Then a sport-dominator like Federer doesn't have to be the most athletic person in the sports world, just to be the 'best' athlete. Yes, it's a thing of beauty to watch his play. I don't know how to compare to a Randy Moss one-handed reception in traffic, or a LeBron finish. Roger gets to wield a tool, and no one clobbers him in mid swing.
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Postby rlee » Sat Jan 12, 2008 3:36 pm

Mike,

This may get a little too technical, but this further reflects Gambetta's view:

"The foundations for athleticism are basic coordinative activities..(which are)
-Balance (Maintenance of the center of gravity over tha base of support, which is both static & dynamic)
-kinesthetic differentiation (ability to feel tension in movement to achieve the desired movement)
- Spatial orientation (The control of the body in space)
- Reaction to signals (The ability to respond quickly to auditory, visual and kinesthetic cues)
-Sense of rhythm (The ability to match rhythm to time)
-Synchronization of movements in time (unrelated limb movements done in a synchronized manner)
- Movement adequacy (Ability to choose movements appropriate to the task)

The coordinative never work in isolation, they are all closely related."


And, no, these aren't "after the fact" components made up to reflect Steve Nash's abilities; he is quoting form a 1996 book.


I think the point the training pros are trying to make is that the lay perspective sometimes tends to too narrowly focus on certain obvious manifestations of athleticism to the exclusion of other (perhaps more subtle?) ones.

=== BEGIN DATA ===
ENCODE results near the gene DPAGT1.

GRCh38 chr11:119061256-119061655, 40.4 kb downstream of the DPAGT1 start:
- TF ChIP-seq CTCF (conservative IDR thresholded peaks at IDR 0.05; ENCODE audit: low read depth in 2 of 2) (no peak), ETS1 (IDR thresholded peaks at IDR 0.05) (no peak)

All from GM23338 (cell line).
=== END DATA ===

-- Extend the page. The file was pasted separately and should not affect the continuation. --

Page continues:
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Postby rlee » Sat Jan 12, 2008 7:11 pm

Here is what David Friedman of 20 Second Timeout writes about this issue:

http://20secondtimeout.blogspot.com/200 ... n-nba.html
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The Myth of DeRozan's Athleticism

Postby rlee » Tue Oct 20, 2015 5:03 pm

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Steph Curry's Athleticism

Postby rlee » Sun May 15, 2016 2:17 am

More on pop culture ("athleticism = explosiveness") vs. trainers/kinesiologists definitions:


http://www.santacruzsentinel.com/sports ... ing-report
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Re: Athleticism

Postby rlee » Thu Feb 21, 2019 4:50 pm

Luka Doncic’s stepback isn’t just his signature shot, but a glimpse into his unique athleticism
Tim Cato Feb 20, 2019 28

The thing about Luka Doncic’s unguardable stepback shot is that it doesn’t look like it should be. You often see it coming: Doncic, dancing on the perimeter, emboldened by an overmatched defender switched onto him, with the clock often winding down to its very end. Only then does Doncic make his strategic retreat. It’s not lightning quick, not completely unpredictable, and that must infuriate opponents. Why can’t they step forward as quickly as Doncic steps back? They must wonder this as the shot sails over their head.

Doncic’s stepback has already become his signature shot; it’s almost as famous as he is. The shot has humbled defenders, beaten buzzers, bewildered coaches and won games. Against the Houston Rockets last December, Doncic twice stepped back against Clint Capela in the closing minutes. Dallas was down by eight points when Doncic went on a personal 11-0 run that he capped with this shot, the eventual game-winner.

When Doncic played Houston again earlier this month, he lost, but James Harden dapped him up after the game. “Respect,” he tweeted after the game, along with a photo of their embrace. That’s earned respect from the only player whose stepback shot is more prolific. Let’s not mince words: Harden’s stepback is on another level from Doncic’s, and is the most dangerous single weapon in the league right now. But just as there’s a large gap between Harden’s shot and Doncic’s, there’s another gap between Doncic’s and everyone else. Harden has taken a staggering 384 stepback shots behind the 3-point line this season, according to data provided to The Athletic by the NBA. But Doncic has the second most, 119. That’s more than double the next player, Mike Conley, who has attempted just 45 stepback 3s.